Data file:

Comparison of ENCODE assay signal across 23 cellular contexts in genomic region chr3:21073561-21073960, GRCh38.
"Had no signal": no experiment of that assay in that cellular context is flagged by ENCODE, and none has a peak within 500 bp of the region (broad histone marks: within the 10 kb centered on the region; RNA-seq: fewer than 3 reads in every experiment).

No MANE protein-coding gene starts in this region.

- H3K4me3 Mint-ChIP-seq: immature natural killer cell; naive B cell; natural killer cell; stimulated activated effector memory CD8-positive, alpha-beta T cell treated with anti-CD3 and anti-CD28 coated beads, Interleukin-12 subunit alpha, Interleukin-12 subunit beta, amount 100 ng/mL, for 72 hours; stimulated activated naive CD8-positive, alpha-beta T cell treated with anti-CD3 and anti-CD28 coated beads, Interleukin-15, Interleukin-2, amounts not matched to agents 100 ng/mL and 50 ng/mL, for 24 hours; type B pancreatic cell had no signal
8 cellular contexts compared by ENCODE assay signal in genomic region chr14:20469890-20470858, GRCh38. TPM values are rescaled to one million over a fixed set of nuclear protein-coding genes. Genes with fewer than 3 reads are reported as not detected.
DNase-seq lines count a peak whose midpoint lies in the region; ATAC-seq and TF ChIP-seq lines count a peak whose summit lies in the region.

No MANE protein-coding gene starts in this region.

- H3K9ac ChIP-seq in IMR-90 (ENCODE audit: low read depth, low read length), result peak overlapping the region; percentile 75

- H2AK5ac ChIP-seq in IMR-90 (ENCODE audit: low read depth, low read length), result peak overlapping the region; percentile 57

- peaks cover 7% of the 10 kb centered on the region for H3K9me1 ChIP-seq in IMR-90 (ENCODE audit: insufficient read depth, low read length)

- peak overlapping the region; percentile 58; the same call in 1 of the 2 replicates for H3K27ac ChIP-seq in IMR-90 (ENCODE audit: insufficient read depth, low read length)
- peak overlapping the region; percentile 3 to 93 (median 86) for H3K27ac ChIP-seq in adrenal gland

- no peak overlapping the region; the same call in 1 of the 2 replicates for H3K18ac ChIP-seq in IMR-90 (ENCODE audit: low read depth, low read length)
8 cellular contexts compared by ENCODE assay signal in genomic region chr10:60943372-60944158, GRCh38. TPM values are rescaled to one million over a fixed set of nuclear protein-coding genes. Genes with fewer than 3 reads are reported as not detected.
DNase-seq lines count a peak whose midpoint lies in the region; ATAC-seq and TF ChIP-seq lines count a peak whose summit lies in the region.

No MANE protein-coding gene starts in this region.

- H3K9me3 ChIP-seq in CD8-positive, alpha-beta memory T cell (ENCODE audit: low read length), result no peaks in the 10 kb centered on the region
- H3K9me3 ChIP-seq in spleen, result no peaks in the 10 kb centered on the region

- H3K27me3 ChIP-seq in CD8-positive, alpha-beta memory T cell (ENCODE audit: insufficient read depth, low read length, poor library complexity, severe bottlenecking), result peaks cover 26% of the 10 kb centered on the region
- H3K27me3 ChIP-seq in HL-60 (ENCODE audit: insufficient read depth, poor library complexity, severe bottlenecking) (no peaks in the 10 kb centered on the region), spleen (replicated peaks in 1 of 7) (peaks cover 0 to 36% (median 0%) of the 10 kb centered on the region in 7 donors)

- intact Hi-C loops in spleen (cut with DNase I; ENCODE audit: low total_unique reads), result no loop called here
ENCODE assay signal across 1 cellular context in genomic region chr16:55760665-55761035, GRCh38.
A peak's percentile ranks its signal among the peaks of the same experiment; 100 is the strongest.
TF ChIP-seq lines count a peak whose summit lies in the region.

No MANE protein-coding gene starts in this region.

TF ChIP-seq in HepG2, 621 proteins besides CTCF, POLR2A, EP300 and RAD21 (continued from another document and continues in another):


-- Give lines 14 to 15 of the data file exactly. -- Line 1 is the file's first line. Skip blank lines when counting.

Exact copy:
8 cellular contexts compared by ENCODE assay signal in genomic region chr10:60943372-60944158, GRCh38. TPM values are rescaled to one million over a fixed set of nuclear protein-coding genes. Genes with fewer than 3 reads are reported as not detected.
DNase-seq lines count a peak whose midpoint lies in the region; ATAC-seq and TF ChIP-seq lines count a peak whose summit lies in the region.